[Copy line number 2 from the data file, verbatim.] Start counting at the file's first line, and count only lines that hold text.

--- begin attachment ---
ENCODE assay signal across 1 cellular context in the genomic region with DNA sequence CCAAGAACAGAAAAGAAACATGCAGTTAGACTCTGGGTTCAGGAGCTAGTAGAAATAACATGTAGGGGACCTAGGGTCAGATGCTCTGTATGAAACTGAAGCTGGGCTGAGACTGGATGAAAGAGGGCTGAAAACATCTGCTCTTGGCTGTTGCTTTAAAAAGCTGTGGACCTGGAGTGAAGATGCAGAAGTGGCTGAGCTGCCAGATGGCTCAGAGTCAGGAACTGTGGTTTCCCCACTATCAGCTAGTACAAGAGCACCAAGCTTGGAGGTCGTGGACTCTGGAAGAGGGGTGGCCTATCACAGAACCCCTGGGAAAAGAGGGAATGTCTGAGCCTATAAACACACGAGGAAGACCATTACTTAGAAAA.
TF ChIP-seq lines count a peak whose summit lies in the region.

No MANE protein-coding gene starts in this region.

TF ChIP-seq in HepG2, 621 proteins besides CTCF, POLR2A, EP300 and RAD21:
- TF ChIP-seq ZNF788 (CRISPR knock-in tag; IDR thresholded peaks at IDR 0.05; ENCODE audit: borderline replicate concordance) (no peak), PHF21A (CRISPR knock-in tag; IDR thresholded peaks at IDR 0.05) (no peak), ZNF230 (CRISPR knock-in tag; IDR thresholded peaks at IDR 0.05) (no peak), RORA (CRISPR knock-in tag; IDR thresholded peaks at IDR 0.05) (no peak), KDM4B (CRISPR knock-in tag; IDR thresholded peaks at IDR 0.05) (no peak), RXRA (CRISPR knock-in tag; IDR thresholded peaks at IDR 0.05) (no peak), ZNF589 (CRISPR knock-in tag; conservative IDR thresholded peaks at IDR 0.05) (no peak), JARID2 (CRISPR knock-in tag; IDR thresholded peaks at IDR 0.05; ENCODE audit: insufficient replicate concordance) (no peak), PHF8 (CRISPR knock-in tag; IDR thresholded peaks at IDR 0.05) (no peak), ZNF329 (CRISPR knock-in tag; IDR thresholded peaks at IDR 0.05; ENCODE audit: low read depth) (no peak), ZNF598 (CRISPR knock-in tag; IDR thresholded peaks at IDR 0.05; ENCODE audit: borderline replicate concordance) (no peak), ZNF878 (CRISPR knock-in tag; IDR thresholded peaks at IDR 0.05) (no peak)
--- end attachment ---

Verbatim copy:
TF ChIP-seq lines count a peak whose summit lies in the region.